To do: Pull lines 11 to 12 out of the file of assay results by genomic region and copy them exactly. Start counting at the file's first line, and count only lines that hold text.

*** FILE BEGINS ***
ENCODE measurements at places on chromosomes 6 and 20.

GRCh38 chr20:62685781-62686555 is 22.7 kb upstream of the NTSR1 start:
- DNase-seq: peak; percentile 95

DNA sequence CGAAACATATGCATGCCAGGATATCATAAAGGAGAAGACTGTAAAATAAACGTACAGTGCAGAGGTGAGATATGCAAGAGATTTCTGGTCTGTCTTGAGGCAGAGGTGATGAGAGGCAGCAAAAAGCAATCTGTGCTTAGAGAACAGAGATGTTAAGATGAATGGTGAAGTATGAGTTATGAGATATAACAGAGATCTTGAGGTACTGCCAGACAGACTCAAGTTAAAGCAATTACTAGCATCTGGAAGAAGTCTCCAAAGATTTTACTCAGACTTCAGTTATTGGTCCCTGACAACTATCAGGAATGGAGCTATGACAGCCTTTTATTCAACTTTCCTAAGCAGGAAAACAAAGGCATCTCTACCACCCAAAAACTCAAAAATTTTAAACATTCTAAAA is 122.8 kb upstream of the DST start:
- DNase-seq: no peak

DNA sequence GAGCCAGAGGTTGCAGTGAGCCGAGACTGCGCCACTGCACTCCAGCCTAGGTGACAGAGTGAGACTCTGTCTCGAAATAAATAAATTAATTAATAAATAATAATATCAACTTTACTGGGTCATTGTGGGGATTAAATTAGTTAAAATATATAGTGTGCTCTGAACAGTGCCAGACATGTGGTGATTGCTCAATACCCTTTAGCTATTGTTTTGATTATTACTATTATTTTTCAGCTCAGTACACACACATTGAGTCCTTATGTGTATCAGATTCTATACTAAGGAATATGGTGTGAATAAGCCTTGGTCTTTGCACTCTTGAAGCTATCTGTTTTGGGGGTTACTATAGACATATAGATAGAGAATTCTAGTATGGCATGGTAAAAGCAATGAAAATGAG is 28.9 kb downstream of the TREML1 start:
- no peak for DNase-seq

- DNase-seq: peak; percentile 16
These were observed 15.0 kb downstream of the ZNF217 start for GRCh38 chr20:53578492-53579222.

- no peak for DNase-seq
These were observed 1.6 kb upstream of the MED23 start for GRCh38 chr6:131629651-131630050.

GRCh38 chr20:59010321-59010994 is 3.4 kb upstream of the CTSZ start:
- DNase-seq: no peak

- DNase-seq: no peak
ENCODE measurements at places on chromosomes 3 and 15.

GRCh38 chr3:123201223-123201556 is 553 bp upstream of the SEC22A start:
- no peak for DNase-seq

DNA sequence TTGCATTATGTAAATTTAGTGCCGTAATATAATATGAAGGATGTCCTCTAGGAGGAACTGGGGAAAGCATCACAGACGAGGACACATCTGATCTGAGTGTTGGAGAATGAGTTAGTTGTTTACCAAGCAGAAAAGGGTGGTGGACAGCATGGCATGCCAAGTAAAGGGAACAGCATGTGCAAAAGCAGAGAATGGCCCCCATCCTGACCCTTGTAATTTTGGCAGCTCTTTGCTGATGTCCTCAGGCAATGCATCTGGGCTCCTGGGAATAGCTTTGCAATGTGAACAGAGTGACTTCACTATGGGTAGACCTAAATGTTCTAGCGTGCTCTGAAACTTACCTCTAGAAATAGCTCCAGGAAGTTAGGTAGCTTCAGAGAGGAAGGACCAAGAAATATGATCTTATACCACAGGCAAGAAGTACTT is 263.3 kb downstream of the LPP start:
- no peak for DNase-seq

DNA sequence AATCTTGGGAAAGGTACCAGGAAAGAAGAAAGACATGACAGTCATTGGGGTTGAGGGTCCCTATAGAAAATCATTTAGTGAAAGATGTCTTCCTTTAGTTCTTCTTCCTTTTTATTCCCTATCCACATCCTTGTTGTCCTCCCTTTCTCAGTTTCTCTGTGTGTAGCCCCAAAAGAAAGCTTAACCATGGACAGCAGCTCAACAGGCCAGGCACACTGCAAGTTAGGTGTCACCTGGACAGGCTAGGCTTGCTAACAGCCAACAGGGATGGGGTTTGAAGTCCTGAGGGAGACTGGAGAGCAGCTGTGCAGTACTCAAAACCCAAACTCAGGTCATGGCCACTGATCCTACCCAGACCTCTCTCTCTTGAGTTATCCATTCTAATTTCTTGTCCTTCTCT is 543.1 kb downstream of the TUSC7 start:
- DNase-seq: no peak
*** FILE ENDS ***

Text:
These were observed 1.6 kb upstream of the MED23 start for GRCh38 chr6:131629651-131630050.

GRCh38 chr20:59010321-59010994 is 3.4 kb upstream of the CTSZ start: